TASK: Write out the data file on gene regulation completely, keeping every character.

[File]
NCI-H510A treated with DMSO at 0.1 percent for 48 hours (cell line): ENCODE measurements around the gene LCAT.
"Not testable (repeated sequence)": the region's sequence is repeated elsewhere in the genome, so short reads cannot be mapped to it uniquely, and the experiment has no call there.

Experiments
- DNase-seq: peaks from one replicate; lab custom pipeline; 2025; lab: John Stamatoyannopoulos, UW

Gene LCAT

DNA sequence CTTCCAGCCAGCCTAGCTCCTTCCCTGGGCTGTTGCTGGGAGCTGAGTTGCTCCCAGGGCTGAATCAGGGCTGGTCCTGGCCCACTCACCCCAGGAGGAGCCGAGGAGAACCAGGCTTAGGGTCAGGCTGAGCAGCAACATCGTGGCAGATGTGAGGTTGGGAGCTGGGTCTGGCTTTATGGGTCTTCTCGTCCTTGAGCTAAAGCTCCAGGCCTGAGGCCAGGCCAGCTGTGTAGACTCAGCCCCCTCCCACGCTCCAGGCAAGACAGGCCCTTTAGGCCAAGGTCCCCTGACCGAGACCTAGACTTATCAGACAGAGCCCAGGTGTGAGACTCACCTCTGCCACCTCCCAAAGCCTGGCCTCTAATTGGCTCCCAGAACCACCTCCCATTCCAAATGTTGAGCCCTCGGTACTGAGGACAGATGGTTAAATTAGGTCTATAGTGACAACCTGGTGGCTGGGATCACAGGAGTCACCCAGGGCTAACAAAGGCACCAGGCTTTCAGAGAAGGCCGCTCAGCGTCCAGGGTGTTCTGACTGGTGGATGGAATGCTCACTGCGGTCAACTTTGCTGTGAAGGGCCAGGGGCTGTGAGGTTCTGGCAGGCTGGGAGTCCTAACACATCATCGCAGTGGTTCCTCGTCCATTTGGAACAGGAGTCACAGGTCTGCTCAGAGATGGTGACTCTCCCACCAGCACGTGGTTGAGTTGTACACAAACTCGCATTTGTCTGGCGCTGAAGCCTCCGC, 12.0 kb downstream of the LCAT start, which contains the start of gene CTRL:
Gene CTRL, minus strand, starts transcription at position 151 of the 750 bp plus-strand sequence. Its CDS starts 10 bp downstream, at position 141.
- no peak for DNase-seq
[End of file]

NCI-H510A treated with DMSO at 0.1 percent for 48 hours (cell line): ENCODE measurements around the gene LCAT.
"Not testable (repeated sequence)": the region's sequence is repeated elsewhere in the genome, so short reads cannot be mapped to it uniquely, and the experiment has no call there.

Experiments
- DNase-seq: peaks from one replicate; lab custom pipeline; 2025; lab: John Stamatoyannopoulos, UW

Gene LCAT

DNA sequence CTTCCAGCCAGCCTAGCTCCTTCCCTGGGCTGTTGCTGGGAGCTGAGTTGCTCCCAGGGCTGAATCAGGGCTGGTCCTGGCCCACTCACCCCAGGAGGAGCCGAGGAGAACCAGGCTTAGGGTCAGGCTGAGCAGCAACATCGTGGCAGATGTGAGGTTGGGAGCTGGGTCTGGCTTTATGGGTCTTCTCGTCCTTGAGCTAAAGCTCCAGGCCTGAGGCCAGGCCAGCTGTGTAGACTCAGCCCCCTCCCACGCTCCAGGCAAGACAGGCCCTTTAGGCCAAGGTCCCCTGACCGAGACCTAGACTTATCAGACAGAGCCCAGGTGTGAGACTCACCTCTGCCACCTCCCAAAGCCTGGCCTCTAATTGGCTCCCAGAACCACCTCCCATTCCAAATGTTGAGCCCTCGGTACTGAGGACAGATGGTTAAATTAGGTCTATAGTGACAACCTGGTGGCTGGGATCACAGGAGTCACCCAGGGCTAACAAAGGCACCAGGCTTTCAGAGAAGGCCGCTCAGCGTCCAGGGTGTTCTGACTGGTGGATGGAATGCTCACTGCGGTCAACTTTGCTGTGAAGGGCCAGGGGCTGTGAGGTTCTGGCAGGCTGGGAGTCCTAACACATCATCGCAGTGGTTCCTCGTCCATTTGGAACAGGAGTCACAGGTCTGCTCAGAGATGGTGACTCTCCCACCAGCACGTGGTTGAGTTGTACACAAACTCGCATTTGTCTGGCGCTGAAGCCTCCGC, 12.0 kb downstream of the LCAT start, which contains the start of gene CTRL:
Gene CTRL, minus strand, starts transcription at position 151 of the 750 bp plus-strand sequence. Its CDS starts 10 bp downstream, at position 141.
- no peak for DNase-seq